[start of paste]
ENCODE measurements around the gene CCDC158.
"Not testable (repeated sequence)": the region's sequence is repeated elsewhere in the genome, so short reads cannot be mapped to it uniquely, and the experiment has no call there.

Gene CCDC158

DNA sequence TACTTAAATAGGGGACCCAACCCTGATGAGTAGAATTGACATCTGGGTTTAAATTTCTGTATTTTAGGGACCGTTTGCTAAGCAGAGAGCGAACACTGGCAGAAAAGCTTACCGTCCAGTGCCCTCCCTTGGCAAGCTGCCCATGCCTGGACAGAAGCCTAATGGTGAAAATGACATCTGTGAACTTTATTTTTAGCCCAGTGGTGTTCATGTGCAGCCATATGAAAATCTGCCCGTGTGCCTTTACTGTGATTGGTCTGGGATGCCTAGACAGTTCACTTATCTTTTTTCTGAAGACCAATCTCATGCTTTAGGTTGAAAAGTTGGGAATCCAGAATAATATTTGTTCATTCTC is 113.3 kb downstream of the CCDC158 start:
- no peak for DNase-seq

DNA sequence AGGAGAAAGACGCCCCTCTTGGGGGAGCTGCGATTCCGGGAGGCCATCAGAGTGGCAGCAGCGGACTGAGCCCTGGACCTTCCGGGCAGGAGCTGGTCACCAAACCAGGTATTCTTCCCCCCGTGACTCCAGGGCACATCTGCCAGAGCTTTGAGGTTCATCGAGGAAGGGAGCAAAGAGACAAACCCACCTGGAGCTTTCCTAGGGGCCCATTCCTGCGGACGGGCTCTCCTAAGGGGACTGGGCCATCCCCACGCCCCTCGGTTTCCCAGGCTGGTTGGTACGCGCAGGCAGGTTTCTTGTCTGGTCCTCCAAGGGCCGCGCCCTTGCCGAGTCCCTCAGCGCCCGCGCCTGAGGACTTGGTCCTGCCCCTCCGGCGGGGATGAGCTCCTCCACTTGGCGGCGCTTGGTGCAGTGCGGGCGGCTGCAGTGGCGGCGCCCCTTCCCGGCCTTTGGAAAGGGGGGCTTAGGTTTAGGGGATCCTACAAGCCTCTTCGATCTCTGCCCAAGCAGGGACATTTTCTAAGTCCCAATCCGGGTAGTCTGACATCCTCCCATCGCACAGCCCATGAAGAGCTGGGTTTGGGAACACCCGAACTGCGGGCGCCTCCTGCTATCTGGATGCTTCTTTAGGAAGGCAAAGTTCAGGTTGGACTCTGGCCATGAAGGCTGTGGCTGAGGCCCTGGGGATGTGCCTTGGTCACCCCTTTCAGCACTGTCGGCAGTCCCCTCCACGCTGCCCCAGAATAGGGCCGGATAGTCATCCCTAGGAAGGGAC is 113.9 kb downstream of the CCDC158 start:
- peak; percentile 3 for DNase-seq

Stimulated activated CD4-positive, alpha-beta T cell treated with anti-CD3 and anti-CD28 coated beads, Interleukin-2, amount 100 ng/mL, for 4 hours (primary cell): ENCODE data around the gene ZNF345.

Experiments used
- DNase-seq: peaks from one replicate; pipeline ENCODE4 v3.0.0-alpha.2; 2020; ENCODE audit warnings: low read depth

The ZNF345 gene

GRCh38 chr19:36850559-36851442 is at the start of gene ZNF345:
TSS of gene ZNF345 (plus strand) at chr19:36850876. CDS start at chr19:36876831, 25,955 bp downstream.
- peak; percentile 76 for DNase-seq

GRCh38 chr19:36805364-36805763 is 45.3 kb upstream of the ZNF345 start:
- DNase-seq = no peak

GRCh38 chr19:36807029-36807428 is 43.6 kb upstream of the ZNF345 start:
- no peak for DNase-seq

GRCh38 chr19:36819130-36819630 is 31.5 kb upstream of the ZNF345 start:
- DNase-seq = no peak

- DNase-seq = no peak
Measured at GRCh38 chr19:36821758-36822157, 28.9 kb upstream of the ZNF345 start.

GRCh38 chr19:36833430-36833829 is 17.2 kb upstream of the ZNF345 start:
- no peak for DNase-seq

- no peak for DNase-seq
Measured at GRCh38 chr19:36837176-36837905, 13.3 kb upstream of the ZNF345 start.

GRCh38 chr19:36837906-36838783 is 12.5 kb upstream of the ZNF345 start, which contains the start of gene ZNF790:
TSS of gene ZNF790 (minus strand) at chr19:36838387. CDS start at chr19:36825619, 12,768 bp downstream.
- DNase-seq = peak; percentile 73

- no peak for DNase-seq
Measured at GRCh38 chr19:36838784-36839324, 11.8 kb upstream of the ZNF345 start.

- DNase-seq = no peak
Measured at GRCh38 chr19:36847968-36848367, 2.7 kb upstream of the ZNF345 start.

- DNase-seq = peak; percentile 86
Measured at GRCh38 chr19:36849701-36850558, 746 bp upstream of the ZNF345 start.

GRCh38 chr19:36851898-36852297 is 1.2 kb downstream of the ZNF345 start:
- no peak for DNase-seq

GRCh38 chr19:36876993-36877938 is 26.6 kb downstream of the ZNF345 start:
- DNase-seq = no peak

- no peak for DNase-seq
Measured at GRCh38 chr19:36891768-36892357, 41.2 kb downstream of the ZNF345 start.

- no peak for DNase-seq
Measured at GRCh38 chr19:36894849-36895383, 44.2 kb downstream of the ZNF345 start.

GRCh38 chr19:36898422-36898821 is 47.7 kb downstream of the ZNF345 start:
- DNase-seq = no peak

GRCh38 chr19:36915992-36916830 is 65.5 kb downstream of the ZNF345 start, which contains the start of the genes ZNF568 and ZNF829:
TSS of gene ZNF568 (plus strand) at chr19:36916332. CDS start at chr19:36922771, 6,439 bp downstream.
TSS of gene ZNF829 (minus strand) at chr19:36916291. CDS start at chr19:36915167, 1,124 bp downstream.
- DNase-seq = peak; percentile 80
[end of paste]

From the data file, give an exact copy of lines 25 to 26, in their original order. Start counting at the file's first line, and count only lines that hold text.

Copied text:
- no peak for DNase-seq
Measured at GRCh38 chr19:36837176-36837905, 13.3 kb upstream of the ZNF345 start.